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New cyber range helps future tech workers wargame cybersecurity | #hacking | #cybersecurity | #infosec | #comptia | #pentest | #ransomware


In central New York, a dozen men and women gathered in a pared down, “War Games”-like room earlier this month. 

It was a small room, about 800 square feet, with mostly white walls and commercial carpet. There were three rows of desks, each lined with computers and facing three large panoramic monitors that spanned one entire wall of the room. 

Quite suddenly, the overhead lights dimmed and an ominous red light flashed on. A cyberattack was underway. The people at the desks quickly got to work.

Those people were students at Fulton-Montgomery Community College. The physical space was not a war room, but a lab. And the cyberattack was just a simulation in the controlled environment of a cyber range, the first such one on a campus in the nation.

Leaders at the college, which is part of the State University of New York system, opened the cyber range designed by IBM and powered by Amazon Web Services software, to the public on May 2, with student use to begin this fall. It is partially funded by a $350,000 grant from the SUNY Transformation Fund, which exists to help support innovation on campuses in the system, as well as by county and philanthropic money, matched by the state.

The idea for the cyber range came after Billy Eipp, a computer science instructor at SUNY-FMCC, saw a demonstration of an IBM cyber range in Cambridge, Massachusetts, and decided it needed to be brought to the college. He watched between eight and 10 people navigate a simulated attack on their business.

“It really blew me out of the water,” Eipp said of the experience. 

During the demonstration, Eipp watched as technologists worked to mitigate the attack and protect systems, and as communications staffers prepared a media strategy to disclose the hack. The communications staff initially botched the media statement during the exercise, and, as a result, a screen showed the company’s stock price drop.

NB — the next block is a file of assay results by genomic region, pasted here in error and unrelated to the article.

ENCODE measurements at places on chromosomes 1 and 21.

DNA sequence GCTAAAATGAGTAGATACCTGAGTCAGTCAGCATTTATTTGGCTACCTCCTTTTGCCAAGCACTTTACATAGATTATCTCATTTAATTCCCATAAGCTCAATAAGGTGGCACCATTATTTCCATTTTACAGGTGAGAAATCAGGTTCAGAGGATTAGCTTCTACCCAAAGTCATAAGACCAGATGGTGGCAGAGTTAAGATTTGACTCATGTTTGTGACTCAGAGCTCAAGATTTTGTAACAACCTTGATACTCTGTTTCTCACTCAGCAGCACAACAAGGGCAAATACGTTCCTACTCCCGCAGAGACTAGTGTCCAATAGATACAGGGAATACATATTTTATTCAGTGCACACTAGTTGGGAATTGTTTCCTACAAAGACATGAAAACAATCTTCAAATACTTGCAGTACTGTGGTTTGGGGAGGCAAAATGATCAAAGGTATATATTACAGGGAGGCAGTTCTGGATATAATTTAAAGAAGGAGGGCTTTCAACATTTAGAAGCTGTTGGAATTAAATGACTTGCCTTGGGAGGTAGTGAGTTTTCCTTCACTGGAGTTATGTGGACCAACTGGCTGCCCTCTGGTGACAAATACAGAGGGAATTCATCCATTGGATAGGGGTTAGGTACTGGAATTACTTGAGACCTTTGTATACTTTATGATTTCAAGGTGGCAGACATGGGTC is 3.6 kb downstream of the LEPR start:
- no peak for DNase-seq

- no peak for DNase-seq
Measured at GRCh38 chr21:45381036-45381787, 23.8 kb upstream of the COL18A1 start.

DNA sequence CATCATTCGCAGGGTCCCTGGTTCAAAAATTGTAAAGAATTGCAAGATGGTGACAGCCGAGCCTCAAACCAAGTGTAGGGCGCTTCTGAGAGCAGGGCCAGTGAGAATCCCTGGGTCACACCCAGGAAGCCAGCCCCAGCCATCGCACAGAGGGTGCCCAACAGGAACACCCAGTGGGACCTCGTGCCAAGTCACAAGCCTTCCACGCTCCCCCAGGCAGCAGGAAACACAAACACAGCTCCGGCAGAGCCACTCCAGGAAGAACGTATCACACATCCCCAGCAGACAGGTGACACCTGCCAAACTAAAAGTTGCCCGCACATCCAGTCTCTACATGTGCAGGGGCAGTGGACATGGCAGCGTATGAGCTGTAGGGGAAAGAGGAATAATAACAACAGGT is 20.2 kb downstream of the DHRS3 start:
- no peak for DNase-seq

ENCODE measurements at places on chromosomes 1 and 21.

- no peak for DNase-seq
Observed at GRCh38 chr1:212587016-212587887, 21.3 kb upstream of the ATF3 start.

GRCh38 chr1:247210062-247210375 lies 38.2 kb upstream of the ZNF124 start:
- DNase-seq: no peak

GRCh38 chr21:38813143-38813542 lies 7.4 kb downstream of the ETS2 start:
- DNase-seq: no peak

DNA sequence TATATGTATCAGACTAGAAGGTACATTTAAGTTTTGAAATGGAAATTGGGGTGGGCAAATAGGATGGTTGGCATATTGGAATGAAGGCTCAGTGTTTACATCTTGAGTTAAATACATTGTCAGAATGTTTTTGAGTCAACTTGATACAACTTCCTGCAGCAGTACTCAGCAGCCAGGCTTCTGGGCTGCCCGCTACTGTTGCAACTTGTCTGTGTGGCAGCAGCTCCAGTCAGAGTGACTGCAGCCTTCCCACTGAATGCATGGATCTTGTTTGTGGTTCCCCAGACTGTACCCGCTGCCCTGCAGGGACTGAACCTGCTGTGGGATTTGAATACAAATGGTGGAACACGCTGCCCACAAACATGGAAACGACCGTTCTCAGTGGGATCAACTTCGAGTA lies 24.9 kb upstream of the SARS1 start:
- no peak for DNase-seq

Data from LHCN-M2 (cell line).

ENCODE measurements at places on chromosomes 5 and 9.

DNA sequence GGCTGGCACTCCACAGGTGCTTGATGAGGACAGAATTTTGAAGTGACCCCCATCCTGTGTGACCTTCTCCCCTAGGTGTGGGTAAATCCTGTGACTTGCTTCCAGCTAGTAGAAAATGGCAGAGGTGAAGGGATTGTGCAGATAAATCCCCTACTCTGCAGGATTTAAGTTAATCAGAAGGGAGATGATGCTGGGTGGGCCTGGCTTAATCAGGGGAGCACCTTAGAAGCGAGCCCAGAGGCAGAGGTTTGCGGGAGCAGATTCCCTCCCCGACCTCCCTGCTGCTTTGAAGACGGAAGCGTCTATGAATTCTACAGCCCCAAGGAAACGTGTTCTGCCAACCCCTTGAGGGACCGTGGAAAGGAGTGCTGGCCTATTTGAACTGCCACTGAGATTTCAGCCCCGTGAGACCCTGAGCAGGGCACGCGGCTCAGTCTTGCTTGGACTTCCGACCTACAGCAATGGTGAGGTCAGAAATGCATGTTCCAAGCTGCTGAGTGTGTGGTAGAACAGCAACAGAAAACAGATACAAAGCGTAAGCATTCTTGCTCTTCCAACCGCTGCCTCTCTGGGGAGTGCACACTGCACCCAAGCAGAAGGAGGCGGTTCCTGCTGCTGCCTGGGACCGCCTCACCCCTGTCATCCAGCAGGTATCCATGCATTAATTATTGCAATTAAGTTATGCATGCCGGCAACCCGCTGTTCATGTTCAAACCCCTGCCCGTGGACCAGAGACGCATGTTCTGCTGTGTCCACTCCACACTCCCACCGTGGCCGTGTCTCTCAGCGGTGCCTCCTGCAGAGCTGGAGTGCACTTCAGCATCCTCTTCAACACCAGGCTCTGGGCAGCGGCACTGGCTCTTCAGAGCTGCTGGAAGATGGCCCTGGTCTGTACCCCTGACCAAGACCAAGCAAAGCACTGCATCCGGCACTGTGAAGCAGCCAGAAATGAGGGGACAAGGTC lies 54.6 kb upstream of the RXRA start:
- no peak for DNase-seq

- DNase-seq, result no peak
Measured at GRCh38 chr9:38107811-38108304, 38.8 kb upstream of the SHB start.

Scenarios can be tailored to just technologists who act as first responders to an attack, or can, like the demonstration, include the business side of the company, so employees can practice planning strategies, a media response and next steps.

Cyber ranges have become more widespread in recent years as states have embraced them as a way to train a desperately needed new generation of cybersecurity workers. Now, a college is embracing the approach. 

SUNY-FMCC will integrate its cyber range into its existing cybersecurity curriculum. Past courses were typically taught in a computer lab or classroom, with students learning from textbooks about attacks or other historical cyber threats. The range is a whole different ball game, said Martin Waffle, an associate professor of computer science.

“When you are using a traditional lab, although you can teach those courses, it’s not as exciting as it will be in the cyber range,” he said. 

Enrollment has increased since the cyber range was announced. Last year, Waffle said, the community college had 32 applicants; this year, that number has grown to 66, with officials expecting even more interest once the range is fully operational.

The cyber range will help students better prepare for entry into the cybersecurity workforce, a sector that has more than 500,000 vacancies nationwide. The lack of workers has prompted the federal government to act, including to encourage skills-based hiring and apprenticeships in a bid to open up nontraditional pathways to employment.

But a cybersecurity workforce deficit comes as cyber criminals continue to try to exploit vulnerabilities and use new technologies to do so. 

“We always talk about this as this asymmetric threat,” said Ross Maughan, IBM Consulting’s managing client partner for state, local and education in New York. “The attack vector is increasing all the time, and the bad actors out there are getting more and more sophisticated. As much as it is about people, it’s also about the skills in terms of them being able to combat what is still a rapidly evolving threat.”

The unveiling earlier this month was attended by business representatives, county officials and SUNY system leadership.

The range will be free to SUNY-FMCC for two years, then it will be up to the school to find ways to pay for its continued use. Much of that will be absorbed in the overall operating budget, Waffle said, but there will also be opportunities for local businesses, government agencies and others to book the range and use it for their own exercises. 

Eipp said the college is at the “tip of the iceberg” of potential future uses. Having that facility available will be a game-changer, he said.

“The immersive hands-on education is just going to be to die for,” Eipp said. “It’s a new model for education, for cybersecurity, for technology.”



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